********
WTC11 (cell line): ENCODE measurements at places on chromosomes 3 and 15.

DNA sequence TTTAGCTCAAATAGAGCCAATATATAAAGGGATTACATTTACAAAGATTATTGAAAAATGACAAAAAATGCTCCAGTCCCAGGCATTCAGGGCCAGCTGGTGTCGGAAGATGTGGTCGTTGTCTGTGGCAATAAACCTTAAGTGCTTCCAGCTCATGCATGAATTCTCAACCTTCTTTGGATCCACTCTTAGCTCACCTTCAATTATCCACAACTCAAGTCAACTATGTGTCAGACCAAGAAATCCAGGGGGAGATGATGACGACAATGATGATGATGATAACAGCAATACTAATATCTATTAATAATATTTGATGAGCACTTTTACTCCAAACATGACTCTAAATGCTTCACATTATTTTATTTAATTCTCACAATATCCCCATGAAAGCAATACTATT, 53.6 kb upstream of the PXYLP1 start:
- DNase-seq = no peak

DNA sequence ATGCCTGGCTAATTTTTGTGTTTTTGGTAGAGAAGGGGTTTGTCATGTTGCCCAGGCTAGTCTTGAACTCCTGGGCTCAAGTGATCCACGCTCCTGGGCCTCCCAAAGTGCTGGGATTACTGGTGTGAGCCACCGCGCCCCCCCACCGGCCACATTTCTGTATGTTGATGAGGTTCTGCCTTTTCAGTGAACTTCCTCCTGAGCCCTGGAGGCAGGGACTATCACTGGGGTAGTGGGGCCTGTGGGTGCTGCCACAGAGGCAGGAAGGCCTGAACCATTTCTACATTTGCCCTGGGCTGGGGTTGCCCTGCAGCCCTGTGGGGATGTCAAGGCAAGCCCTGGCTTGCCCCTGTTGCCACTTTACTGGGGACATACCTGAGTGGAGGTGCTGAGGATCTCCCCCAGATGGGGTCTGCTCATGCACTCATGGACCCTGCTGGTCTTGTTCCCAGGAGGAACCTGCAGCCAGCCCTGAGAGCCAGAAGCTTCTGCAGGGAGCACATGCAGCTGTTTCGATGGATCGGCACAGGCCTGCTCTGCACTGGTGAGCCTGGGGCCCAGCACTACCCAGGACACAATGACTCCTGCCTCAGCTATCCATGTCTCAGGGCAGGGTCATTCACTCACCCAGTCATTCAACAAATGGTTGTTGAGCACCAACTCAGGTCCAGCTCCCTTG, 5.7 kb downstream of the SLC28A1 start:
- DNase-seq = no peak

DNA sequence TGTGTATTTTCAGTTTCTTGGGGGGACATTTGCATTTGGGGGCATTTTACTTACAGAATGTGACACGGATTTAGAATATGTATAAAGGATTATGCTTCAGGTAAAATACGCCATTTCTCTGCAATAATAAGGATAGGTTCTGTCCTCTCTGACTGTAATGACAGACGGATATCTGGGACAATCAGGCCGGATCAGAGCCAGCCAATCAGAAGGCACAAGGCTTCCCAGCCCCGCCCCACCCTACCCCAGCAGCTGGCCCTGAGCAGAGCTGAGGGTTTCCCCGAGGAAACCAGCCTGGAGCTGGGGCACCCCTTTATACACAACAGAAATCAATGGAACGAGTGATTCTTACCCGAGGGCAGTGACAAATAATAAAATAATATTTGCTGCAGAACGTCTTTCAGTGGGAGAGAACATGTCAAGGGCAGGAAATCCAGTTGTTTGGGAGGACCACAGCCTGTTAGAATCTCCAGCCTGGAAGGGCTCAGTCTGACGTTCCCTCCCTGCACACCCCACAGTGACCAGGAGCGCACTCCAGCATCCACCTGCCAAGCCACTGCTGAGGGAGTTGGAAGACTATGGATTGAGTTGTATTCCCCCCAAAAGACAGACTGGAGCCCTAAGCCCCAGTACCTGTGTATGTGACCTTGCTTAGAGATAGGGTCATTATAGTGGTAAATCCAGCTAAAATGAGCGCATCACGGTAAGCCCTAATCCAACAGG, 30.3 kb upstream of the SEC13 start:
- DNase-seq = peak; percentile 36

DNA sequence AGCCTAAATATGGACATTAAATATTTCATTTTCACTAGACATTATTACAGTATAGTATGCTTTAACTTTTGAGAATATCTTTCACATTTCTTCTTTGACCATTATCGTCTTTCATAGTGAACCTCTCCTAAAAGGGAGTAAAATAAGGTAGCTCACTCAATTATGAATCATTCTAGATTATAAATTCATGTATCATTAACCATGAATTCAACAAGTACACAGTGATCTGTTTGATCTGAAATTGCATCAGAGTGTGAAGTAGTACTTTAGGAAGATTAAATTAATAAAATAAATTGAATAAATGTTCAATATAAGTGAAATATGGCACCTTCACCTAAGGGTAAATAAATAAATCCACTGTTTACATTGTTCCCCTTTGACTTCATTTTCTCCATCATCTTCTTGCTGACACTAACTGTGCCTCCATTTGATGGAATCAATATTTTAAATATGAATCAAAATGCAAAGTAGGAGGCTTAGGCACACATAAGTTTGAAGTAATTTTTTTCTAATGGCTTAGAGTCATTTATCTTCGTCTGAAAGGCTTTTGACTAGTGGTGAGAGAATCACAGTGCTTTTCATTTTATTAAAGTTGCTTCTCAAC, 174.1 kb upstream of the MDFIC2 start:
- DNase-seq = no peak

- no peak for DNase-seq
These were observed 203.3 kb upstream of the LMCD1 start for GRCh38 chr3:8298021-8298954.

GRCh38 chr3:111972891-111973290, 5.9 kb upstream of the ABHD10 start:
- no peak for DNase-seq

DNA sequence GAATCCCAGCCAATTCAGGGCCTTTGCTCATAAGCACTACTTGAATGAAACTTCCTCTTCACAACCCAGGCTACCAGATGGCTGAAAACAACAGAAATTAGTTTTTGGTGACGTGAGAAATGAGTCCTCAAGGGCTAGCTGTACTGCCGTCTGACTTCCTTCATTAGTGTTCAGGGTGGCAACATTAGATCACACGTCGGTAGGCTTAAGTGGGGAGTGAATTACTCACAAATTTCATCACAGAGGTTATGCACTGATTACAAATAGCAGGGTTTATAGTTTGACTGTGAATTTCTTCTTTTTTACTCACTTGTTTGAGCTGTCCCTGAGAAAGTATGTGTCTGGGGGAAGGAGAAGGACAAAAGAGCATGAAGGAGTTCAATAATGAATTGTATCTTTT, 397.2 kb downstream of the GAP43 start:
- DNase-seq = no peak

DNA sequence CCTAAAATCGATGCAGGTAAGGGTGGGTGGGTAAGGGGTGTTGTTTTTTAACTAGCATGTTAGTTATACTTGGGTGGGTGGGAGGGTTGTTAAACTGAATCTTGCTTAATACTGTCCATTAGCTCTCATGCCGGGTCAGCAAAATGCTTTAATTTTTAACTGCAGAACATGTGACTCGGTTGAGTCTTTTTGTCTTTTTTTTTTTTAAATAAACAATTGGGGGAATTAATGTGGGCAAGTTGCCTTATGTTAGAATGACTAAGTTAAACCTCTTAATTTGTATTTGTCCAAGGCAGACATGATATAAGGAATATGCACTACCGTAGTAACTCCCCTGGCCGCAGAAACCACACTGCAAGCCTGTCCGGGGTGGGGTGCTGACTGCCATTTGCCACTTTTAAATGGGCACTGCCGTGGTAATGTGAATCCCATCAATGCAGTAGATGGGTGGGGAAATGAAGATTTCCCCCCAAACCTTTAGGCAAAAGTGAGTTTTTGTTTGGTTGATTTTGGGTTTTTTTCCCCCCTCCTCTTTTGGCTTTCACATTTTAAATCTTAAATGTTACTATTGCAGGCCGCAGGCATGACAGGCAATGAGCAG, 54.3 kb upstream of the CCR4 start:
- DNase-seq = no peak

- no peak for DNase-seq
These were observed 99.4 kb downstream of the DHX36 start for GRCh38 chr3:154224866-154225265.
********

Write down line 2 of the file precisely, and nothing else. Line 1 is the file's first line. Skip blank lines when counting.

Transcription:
DNA sequence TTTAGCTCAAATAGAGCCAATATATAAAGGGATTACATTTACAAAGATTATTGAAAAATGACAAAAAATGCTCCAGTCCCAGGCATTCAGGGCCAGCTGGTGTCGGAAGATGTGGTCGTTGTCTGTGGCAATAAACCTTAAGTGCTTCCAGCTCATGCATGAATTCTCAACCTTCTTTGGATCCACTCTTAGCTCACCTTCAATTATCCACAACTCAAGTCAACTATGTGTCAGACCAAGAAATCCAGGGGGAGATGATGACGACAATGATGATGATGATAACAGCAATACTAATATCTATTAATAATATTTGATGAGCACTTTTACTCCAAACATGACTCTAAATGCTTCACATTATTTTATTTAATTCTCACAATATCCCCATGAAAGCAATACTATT, 53.6 kb upstream of the PXYLP1 start: